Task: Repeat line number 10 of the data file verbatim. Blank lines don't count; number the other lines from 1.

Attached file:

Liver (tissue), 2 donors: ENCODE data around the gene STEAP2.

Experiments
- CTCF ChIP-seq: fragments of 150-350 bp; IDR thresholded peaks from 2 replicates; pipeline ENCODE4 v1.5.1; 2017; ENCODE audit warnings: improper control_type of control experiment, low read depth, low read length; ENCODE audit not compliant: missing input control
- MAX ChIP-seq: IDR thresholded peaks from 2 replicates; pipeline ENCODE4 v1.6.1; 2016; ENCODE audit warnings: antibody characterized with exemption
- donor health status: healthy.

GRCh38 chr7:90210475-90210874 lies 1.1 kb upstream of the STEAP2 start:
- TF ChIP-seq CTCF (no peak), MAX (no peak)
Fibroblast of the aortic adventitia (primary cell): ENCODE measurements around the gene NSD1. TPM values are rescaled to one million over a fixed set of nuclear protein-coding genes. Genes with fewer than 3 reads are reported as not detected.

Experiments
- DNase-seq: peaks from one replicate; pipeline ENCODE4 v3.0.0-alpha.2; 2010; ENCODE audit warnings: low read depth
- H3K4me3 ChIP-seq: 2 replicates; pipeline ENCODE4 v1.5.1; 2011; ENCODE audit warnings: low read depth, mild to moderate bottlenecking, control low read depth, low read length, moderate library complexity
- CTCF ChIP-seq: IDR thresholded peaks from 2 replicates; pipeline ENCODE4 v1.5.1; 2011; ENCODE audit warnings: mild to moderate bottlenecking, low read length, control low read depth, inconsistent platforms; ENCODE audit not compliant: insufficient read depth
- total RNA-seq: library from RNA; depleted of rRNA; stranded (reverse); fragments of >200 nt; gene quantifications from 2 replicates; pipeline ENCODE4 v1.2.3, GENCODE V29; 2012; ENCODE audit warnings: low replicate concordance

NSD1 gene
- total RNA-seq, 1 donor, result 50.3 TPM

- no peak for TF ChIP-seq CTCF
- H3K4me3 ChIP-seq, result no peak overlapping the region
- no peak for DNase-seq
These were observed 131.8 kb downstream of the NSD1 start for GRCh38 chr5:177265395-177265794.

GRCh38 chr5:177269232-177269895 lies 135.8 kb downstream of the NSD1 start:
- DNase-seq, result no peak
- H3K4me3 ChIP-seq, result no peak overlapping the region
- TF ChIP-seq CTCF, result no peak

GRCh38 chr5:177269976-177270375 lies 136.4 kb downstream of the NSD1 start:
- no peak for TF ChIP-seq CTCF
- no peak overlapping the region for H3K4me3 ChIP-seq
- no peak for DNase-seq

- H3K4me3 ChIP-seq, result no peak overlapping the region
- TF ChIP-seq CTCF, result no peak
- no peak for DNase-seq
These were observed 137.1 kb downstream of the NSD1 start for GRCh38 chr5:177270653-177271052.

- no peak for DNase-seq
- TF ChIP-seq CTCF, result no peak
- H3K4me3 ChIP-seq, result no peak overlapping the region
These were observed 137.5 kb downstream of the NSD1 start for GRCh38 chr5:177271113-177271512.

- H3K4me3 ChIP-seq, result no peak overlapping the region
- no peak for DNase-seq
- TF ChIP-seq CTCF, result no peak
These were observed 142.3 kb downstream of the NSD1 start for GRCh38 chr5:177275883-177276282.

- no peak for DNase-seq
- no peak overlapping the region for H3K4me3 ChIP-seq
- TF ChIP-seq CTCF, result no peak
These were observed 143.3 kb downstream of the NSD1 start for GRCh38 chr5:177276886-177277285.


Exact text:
- DNase-seq: peaks from one replicate; pipeline ENCODE4 v3.0.0-alpha.2; 2010; ENCODE audit warnings: low read depth